As jury selection gets underway for the corruption trial of political fundraiser Tony Rezko, people in Naperville are left to wonder what role will Edward Hospital play in the proceedings.
The Naperville-based hospital, you'll recall, has repeatedly been denied permission to build a hospital in Plainfield. Edward sued, saying the denial was because Edward refused to bow to pressure from corrupt operatives, some of whom have since been indicted. Edward CEO Pam Davis cooperated in the corruption investigation, even wore a wire to gather evidence. It remains unclear whether that evidence will be needed or used by prosecutors in the Rezko trial.
Stuart Levine in the former Illinois Health Facilities Planning Board member who is cooperating with prosecutors in their case against Rezko. Another indicted individual, former investment banker P. Nicholas Hurtgen, allegedly told Pam Davis that Gov. Rod Blagojevich (then known as Public Official A) wanted hospital projects steered to a preferred contractor, the also-indicted construction magnate Jacob Kiferbaum.
The trail of indictments, the allegations by prosecutors that the defendants engaged in "pay to play on steroids," and Edward's own situation all seem to indicate that the Naperville hospital would be a key example of the type of corruption that prosecutors hope to prove. One version could depict Pam Davis as a heroic whistleblower, a key player who exposed powerful political operatives. Then again, the role of Davis and Edward may end up being greatly diminished during Rezko's trial.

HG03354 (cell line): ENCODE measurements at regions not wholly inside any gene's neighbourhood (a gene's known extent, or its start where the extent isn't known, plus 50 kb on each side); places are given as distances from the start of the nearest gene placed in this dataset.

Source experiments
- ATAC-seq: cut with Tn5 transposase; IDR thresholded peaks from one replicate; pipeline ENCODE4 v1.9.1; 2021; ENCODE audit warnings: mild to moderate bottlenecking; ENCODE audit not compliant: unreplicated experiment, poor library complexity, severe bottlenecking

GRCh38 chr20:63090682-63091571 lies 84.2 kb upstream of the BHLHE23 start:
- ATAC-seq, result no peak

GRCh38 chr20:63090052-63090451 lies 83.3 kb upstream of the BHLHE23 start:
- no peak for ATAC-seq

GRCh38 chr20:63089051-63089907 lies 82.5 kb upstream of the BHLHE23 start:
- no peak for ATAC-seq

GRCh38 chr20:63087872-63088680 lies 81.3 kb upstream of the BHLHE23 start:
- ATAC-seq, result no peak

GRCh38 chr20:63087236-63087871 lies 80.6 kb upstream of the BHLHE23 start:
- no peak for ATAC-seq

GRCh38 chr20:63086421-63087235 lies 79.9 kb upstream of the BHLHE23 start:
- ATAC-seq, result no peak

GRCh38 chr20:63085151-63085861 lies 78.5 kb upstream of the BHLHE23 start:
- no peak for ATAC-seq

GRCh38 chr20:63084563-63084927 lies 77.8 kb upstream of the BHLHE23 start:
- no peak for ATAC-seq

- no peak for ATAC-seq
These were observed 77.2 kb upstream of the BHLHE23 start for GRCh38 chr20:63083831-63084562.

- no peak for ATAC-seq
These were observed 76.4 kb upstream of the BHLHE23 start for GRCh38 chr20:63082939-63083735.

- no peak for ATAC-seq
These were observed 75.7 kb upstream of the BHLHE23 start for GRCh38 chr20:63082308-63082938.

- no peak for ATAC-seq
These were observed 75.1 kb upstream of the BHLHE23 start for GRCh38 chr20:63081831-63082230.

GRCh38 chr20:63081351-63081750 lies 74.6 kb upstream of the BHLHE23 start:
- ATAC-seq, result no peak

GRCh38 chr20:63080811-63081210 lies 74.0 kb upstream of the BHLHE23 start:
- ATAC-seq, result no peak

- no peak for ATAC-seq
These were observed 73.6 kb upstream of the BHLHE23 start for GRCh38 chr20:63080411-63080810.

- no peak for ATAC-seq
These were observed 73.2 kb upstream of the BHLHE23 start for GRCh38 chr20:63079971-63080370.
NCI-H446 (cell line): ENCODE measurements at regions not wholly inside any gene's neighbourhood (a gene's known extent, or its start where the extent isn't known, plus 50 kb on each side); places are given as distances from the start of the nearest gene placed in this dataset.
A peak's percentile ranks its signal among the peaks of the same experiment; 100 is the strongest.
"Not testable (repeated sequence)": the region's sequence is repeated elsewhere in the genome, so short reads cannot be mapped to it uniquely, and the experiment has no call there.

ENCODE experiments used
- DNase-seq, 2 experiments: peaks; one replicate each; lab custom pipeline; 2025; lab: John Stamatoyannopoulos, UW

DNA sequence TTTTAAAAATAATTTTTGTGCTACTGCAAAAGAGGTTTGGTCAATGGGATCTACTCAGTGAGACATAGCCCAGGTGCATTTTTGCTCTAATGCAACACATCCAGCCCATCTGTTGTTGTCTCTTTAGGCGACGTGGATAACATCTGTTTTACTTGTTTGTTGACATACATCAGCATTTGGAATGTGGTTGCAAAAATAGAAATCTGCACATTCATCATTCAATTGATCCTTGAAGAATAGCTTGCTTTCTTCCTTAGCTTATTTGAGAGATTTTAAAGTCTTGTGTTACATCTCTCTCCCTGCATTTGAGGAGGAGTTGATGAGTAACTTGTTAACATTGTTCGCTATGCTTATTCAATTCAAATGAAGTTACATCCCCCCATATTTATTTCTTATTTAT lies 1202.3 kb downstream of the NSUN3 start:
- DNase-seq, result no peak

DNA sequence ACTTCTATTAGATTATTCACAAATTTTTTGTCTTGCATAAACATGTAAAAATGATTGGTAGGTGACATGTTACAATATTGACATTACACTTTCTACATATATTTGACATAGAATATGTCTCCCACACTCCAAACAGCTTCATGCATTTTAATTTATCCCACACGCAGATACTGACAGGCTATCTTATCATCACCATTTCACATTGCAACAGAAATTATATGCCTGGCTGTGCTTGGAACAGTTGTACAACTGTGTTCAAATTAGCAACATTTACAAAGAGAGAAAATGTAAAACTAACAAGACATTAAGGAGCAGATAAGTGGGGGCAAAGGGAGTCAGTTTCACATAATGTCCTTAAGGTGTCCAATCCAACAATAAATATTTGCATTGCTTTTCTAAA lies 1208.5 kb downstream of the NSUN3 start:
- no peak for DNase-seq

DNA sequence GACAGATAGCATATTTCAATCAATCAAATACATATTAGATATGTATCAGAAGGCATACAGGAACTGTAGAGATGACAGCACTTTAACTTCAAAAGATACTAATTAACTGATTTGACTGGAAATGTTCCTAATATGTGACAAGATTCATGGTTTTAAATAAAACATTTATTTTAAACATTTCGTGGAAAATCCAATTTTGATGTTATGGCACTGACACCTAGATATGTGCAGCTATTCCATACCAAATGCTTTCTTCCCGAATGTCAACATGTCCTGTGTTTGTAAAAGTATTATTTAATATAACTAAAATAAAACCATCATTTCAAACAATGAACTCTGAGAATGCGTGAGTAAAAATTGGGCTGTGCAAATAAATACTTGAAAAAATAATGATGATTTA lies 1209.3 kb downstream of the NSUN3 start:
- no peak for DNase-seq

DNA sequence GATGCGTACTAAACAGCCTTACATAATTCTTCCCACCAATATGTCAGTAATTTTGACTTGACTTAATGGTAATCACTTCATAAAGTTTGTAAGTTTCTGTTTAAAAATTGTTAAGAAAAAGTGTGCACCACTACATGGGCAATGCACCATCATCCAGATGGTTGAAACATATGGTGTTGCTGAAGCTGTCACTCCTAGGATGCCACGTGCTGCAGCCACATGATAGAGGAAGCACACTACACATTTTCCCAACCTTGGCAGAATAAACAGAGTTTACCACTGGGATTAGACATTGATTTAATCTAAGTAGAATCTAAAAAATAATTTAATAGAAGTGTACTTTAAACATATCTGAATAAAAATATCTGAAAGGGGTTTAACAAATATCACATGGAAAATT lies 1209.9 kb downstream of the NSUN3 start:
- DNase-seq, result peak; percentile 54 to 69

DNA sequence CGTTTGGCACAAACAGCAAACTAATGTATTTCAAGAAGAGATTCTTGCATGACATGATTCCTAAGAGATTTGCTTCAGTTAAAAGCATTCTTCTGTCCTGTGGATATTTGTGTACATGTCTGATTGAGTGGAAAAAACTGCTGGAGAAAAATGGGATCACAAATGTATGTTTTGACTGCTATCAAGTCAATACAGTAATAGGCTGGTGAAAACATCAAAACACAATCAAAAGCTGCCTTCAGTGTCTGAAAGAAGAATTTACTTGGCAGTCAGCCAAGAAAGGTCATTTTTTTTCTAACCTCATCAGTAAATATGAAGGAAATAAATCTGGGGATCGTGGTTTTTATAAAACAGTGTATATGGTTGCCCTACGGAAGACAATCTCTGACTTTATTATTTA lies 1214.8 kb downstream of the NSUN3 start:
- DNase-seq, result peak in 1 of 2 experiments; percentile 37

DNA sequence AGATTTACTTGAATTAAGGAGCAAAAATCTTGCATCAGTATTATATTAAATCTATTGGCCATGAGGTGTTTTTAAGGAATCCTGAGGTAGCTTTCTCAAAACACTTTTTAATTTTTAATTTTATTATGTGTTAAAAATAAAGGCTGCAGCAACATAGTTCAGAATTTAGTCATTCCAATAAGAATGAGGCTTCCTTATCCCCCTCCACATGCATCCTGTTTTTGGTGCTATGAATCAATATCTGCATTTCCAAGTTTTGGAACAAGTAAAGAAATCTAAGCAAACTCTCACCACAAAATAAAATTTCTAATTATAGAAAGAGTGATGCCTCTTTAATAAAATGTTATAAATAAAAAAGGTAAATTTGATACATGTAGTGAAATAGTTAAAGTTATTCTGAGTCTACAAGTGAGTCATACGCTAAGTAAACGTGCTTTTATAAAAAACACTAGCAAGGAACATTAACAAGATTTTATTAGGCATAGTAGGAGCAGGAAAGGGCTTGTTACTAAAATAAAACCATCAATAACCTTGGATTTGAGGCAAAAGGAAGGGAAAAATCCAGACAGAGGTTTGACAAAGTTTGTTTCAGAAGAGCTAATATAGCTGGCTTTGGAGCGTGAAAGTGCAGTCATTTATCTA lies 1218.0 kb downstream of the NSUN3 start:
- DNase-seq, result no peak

The question is whether Edward is still paying the price for its cooperation in the investigation. Edward Plainfield Hospital, after all, is yet again recommended for denial by Illinois Health Facilities Planning Board staff that includes David Carvalho, deputy director of the Illinois Department of Public Health and Jeffrey S. Mark, executive Secretary of the Illinois Department of Public Health.
Blagojevich may have replaced the entire Health Facilities Planning Board, but those staffers were on board when Davis blew the whistle on corruption, and they still play an important role in determining the fate of Edward Plainfield Hospital.